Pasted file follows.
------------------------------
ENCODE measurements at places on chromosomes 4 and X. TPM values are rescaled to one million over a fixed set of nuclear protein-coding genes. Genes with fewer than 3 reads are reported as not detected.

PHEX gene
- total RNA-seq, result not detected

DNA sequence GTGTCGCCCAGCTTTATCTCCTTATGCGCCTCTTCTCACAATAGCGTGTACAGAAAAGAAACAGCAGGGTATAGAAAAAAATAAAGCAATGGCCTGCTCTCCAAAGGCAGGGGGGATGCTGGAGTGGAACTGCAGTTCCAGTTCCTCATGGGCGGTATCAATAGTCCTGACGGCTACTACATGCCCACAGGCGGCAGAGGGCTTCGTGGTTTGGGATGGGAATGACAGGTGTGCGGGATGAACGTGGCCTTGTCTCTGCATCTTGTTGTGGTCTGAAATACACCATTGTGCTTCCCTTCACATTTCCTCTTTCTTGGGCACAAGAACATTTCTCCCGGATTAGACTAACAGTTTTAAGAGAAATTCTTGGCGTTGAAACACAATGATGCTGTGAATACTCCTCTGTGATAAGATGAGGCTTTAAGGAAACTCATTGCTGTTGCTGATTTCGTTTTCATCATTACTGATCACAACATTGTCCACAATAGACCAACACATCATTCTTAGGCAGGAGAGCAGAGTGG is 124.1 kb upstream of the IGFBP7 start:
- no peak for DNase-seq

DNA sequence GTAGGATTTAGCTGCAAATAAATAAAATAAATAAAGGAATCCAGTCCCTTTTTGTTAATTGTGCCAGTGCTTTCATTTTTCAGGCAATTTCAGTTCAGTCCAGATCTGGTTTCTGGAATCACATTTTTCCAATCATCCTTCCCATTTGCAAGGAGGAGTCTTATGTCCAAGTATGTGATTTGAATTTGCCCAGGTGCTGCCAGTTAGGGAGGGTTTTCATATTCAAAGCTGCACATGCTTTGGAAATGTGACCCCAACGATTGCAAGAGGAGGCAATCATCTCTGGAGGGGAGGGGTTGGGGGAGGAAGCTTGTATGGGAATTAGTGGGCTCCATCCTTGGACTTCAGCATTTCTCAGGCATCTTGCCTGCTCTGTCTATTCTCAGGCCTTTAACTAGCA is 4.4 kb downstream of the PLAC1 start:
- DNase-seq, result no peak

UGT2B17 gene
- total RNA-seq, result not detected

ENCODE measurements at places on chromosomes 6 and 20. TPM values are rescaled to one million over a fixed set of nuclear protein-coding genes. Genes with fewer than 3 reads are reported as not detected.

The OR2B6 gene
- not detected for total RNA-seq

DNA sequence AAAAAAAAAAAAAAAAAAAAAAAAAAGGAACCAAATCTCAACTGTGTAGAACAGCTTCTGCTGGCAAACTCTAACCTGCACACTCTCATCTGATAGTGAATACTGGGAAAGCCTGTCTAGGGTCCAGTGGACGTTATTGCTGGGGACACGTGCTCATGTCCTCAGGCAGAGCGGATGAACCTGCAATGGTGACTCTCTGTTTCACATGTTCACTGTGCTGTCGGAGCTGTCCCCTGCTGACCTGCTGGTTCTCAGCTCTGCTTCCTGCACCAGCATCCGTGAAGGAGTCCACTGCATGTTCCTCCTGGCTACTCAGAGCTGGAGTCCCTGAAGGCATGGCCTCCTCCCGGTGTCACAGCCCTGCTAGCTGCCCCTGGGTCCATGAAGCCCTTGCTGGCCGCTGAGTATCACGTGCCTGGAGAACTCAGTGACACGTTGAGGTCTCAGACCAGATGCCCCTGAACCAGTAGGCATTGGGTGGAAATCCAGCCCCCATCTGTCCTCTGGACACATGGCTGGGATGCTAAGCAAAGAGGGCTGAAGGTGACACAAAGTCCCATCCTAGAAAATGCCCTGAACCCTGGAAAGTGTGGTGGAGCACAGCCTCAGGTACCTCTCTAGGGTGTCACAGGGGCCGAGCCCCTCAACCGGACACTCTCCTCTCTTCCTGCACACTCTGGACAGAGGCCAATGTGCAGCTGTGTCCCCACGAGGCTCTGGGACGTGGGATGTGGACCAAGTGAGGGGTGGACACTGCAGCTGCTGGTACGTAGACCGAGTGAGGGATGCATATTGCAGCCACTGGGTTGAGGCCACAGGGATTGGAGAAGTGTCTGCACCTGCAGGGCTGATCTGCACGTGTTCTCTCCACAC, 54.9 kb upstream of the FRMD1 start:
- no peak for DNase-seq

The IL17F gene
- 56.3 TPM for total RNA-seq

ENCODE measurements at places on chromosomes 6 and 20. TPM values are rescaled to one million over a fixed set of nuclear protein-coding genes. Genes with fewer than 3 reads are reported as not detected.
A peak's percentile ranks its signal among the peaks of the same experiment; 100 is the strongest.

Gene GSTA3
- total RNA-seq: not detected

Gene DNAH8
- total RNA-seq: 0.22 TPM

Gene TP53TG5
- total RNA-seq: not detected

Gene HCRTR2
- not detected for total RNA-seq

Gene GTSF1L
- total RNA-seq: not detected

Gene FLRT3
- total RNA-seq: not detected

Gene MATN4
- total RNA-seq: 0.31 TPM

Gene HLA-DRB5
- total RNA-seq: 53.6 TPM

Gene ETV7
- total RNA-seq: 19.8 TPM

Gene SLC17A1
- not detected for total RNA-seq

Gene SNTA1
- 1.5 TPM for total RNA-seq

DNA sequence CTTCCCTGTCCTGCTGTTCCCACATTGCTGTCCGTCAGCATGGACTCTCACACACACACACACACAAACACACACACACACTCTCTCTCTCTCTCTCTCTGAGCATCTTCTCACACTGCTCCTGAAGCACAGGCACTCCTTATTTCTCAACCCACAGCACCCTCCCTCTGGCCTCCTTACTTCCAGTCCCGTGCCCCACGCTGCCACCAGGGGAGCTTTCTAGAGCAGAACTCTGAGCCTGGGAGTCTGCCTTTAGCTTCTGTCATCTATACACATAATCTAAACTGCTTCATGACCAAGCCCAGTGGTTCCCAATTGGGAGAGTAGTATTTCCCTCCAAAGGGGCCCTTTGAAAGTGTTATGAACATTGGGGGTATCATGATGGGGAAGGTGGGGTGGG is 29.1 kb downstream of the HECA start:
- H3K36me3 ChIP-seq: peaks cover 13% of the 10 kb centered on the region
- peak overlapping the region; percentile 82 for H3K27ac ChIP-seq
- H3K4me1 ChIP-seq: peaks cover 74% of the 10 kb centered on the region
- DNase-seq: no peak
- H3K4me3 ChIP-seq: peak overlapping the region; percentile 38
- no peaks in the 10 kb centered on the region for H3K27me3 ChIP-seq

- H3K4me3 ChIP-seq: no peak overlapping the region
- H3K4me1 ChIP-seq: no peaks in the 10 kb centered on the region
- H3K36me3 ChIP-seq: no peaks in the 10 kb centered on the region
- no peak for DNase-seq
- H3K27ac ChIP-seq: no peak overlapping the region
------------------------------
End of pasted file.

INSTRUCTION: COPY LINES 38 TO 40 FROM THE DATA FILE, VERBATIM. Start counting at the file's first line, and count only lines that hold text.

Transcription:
- not detected for total RNA-seq

Gene SNTA1
- 1.5 TPM for total RNA-seq